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While calling a top in property/casualty insurance sector is proving to be a difficult task (my call this half of 2006) primarily because of liquidity-related demand for financial stocks, refuting the evidence supporting the long case for Philadelphia Consolidated (PHLY) is rather easy.

No significant company-specific or industry evidence is presented to bolster an already weak and tired case. According to the editors at Forbes in their "7 Gems for 2007", PHLY makes the cut, though, like freshman basketball tryouts, you just have to show up. One must assume that the stock screeners looked at the 5 year average annual advance in revenues (38%), and earnings (30%), as well as a 5-year uninterrupted advance in the stock price that resulted in a five bagger for investors. One must also assume that the quantitative model (Quantex rating 100) must have spit this one out after a gangbuster Q3 with massive reserve releases which no one is his right mind would give "any" credit for at this stage of the insurance cycle (huh!!).

One can also be fairly confident that assessing risk is not Forbes forte, since no mention of it appears. Resting the bullish case on the a reasonable valuation (14 x), while reiterating management's belief that the consensus can be beat seems about as poor an argument for buying a stock I've seen in a "respectable" journal. Given the top line growth (almost 25% in Q3) and absence of reserve growth (just about flat) from the Dec 2005 quarter through Sep 2006, and steep valuation (forget about p/e; its at over 3 times book) there is little room for error.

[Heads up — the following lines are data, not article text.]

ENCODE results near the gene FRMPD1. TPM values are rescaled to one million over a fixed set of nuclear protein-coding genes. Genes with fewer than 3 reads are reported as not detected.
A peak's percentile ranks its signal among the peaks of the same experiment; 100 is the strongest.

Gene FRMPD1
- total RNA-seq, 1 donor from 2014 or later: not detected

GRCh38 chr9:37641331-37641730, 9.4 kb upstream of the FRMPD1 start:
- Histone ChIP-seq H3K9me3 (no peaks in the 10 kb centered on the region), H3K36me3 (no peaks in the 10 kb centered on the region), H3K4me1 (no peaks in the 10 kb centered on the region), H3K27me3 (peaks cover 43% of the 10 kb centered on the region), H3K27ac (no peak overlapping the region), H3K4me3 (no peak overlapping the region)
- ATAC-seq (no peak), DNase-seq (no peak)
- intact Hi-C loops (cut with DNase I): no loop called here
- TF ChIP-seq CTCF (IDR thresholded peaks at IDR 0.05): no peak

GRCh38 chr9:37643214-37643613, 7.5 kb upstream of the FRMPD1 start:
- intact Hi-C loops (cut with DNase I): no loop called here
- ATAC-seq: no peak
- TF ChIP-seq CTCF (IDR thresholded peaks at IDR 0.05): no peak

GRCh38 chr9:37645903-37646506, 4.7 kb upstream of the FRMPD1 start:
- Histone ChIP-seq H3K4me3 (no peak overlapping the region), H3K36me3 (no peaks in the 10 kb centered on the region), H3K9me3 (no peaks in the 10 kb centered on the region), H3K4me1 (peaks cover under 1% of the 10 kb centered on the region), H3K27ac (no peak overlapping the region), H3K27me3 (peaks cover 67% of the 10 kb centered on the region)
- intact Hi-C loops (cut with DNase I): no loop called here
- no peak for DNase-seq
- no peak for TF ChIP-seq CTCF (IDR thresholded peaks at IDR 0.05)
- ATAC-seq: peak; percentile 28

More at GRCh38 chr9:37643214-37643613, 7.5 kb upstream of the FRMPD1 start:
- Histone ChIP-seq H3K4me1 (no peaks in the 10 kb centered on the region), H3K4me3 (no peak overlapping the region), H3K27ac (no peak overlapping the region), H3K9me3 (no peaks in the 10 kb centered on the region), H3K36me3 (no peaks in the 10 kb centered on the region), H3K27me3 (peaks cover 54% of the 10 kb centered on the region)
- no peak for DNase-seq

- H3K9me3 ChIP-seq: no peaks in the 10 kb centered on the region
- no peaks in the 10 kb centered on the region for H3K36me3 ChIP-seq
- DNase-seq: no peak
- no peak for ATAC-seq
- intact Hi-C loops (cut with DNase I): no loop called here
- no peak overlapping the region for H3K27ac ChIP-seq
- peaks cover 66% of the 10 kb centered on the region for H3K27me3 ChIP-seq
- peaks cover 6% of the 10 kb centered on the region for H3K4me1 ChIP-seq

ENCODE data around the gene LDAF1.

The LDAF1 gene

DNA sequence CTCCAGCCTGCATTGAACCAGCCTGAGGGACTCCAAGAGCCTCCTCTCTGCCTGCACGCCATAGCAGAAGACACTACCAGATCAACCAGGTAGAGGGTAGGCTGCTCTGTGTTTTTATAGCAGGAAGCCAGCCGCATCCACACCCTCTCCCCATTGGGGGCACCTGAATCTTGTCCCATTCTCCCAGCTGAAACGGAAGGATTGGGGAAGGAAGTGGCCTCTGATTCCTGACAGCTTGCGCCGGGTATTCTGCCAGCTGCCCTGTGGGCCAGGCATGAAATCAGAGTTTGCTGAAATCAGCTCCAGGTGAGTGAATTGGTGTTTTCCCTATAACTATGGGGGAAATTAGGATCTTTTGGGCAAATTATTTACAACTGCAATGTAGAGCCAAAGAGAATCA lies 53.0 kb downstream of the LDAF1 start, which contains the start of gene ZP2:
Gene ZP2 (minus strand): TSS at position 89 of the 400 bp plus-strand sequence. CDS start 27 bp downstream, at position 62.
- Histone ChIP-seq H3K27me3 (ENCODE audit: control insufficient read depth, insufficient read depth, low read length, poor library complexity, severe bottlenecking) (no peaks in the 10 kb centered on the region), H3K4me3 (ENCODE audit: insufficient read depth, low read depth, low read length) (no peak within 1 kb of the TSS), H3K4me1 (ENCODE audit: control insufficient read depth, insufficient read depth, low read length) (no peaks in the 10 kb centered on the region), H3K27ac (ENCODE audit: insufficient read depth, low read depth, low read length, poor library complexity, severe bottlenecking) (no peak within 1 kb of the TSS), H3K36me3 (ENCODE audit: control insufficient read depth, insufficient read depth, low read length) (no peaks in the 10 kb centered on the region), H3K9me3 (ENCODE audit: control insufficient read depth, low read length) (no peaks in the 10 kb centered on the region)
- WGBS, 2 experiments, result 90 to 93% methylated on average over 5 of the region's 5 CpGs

The probability of sustaining 25% ROEs for the next six quarters is closer to zero than it is to 50%. The probability of growing premiums 25% annually and doing so in a flattish industry environment (premiums) without substantial risk approximates zero. The chance of sustaining the 3 x book valuation in the event the ROE starts to slip even modestly is quite high. We think you ought to sell before somebody else does it for you.

PHLY 1-yr chart:


Source: Philadelphia Consolidated: Why Forbes Bulls Are Wrong